I am a long time NYRA member and thanks to my petitioning efforts, next month in Amherst Massachusetts voters will be able to vote on whether or not the drinking age should be lowered to 19 for beer & wine.
The National Minimum Drinking Age Act of 1984 was passed on July 17, 1984. It forced states to have a minimum age of at least age 21 to purchase and possess alcoholic beverages. States with a minimum drinking age lower than age 21 would lose ten percent of their annual federal highway funds. Therefore, although each state legally sets its own minimum drinking age, we have a de facto national drinking age of 21.
Over 30 years later, we still have a national drinking age of 21. Every few years there is a legislative effort at the state level to loosen the drinking age. A state legislator is able to introduce a bill into committee but the drinking age bill dies in that committee and never faces a vote before the full legislature. Direct democracy through the ballot question process is the best way for an issue with popular support but is politically incorrect to advance. In Massachusetts, the statewide ballot question process have been used twice concerning alcohol. In 1930 an initiative petition question supporting the repeal of prohibition was passed. In 1972 an initiative petition question supporting the lowering of the drinking age from age 21 to age 18 passed.
I chose to lead an effort to put a public policy (non-binding, advisory) question (PPQ) on the ballot that asks the state representative to support legislation that would lower the drinking age to age 19 for wines and malt beverages (i.e. beer) and to maintain the drinking age at age 21 for all other alcoholic beverages (i.e. hard liquor). This question will appear on the November 2016 ballot in the 3rd Hampshire (Amherst, Pelham and the northern half of Granby) state representative district of Massachusetts. I envision a law that would allow 19 and 20-year olds to buy beer and wine in a restaurant or liquor store and allow 21-year-olds to also purchase and consume hard liquor in bars and liquor stores.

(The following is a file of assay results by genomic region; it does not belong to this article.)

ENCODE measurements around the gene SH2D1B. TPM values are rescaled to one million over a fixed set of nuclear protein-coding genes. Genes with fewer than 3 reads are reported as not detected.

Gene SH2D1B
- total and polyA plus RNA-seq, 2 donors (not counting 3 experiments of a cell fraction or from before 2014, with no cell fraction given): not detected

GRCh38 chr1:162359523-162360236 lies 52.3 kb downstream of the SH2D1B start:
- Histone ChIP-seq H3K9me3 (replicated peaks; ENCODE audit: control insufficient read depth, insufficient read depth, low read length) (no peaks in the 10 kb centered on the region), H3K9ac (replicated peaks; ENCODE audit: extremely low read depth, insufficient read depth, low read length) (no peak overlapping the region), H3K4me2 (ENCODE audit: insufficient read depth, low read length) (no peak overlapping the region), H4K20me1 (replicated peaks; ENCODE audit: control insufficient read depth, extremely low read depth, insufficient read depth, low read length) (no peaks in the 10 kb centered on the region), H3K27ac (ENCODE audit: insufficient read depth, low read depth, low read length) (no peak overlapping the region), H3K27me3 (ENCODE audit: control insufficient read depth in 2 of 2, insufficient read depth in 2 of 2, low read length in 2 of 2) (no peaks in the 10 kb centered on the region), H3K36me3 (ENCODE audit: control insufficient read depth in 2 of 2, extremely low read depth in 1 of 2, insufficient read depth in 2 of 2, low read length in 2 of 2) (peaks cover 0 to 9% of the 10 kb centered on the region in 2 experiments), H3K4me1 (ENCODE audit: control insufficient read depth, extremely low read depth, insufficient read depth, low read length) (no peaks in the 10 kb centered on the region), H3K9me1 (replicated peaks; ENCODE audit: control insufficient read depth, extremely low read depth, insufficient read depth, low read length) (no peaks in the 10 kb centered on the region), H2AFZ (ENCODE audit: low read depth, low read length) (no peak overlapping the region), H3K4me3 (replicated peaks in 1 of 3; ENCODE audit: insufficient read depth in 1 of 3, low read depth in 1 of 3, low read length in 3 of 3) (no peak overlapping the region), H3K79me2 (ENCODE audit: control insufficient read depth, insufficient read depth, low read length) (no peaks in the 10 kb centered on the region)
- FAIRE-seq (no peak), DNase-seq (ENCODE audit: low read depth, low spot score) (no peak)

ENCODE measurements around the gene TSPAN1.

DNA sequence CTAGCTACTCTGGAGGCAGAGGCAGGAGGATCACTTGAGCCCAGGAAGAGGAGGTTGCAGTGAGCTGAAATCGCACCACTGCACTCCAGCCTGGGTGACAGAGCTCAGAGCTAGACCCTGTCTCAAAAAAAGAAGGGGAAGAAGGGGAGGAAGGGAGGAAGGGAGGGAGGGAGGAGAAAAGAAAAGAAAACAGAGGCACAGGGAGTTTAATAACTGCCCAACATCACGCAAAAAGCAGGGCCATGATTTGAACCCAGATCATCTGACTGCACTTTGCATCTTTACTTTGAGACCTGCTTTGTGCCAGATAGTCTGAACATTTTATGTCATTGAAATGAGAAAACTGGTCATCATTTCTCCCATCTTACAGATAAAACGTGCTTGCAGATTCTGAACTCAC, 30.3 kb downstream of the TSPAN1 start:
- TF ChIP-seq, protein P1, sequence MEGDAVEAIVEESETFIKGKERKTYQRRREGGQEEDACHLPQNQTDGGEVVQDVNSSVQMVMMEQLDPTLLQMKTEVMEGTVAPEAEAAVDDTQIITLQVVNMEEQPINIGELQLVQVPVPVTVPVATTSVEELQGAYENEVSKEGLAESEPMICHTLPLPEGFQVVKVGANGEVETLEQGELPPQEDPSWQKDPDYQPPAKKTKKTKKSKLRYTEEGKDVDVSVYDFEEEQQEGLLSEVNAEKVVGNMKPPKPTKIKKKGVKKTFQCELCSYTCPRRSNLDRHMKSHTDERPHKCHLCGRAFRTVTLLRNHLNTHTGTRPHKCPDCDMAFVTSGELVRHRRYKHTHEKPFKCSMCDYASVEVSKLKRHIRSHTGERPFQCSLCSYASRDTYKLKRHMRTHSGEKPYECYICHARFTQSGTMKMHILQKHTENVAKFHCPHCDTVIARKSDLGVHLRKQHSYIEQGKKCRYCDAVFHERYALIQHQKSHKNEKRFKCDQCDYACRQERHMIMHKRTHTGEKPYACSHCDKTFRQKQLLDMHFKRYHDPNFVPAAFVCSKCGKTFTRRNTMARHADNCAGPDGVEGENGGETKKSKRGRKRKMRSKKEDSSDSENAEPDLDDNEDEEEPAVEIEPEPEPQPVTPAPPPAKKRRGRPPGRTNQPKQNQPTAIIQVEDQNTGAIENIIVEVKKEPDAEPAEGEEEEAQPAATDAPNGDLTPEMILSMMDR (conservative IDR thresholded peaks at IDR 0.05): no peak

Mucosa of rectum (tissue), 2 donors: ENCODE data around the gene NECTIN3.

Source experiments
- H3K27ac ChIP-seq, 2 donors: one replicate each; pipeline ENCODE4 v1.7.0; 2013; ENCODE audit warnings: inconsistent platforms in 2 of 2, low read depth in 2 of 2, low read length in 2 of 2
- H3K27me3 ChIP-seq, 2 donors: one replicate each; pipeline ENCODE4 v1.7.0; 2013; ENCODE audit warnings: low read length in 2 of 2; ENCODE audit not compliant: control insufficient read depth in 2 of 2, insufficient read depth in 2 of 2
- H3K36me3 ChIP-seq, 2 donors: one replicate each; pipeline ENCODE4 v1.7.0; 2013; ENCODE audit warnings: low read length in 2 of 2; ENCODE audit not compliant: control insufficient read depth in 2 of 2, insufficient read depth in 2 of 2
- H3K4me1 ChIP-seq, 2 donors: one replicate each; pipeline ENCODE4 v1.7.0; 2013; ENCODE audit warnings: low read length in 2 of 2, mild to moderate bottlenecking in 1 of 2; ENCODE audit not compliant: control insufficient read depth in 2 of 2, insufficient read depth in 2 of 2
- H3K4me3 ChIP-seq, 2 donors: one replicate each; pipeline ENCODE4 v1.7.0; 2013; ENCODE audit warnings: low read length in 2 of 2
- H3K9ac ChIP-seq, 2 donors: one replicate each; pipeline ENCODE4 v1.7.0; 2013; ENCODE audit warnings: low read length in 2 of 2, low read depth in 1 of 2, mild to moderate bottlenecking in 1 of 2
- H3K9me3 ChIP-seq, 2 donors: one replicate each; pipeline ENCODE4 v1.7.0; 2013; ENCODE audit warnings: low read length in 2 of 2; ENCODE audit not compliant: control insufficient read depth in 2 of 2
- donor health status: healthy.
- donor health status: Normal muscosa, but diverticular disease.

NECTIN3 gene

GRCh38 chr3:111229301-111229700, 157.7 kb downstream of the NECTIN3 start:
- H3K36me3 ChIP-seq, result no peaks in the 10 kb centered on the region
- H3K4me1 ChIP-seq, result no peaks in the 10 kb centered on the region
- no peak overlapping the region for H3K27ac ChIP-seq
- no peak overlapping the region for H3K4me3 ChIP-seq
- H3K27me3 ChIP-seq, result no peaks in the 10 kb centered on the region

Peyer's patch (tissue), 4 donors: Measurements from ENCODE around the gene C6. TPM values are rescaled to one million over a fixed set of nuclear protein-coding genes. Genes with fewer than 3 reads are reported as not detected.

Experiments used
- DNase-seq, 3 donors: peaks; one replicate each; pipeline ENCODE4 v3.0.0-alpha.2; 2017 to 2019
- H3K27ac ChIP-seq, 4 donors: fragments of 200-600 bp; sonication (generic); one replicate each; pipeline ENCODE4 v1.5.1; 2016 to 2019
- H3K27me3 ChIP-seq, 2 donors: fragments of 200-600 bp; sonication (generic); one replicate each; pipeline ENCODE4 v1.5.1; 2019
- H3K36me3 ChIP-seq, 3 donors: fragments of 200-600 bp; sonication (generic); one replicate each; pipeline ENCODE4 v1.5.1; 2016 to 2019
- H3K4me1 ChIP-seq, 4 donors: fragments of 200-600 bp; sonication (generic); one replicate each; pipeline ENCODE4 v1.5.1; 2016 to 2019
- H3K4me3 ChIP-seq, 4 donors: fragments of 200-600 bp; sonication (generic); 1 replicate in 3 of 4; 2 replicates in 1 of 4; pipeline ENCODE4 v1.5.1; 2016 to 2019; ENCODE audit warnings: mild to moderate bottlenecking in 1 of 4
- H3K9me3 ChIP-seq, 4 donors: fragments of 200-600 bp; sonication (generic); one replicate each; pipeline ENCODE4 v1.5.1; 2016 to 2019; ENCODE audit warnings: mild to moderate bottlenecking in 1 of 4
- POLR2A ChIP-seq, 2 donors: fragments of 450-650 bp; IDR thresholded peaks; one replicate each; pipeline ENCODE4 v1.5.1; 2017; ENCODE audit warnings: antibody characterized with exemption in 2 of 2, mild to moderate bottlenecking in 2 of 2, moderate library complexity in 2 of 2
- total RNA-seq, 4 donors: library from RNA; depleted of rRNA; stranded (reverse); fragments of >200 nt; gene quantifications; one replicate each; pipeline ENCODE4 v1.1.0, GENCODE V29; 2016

I put this PPQ on the ballot in this district for several reasons:
First, no person or group yet has the financial resources to put a question on the drinking on the ballot statewide. However, Choose Responsibility has attracted foundation funding to fund a white paper on the minimum drinking age and to build a website.
Second, a local ballot question is a pilot project for a statewide ballot question. If the local ballot question is successful then it may attract the funds necessary to put it on the ballot statewide.
Third, the ballot requirements for a PPQ in Massachusetts are the lowest that I know of. Only 200 certified signatures are required to put a PPQ on the ballot in a state representative district in Massachusetts.
Fourth, the 3rd Hampshire state representative district is the home of three colleges: Amherst College, Hampshire College and the University of Massachusetts at Amherst. There are over 30,000 higher education students in this representative district.
Fifth, Amherst is the hometown of the president of the Massachusetts state senate, Stanley Rosenberg.
Sixth, this PPQ will inform the public and elected officials of where actual voters stand concerning the 21-year old drinking age in the year 2016. Lastly, I believe that the highway funds obstacle can be overcome. John McCardell of Choose Responsibility has stated that states should be able to get a waiver from the federal government, for at least 5 years, so they could experiment with a lower drinking age without losing federal highway funds.
If you live in the area, or know anyone who does, please spread the word about lowering the drinking age! Be sure to vote!
I am a member of the Journalism department at UMass Amherst and am writing a story on Question 6 to hopefully be published before the election. Please email me if you can as soon as possible, as we would love to include some additional thoughts from to quote in our story.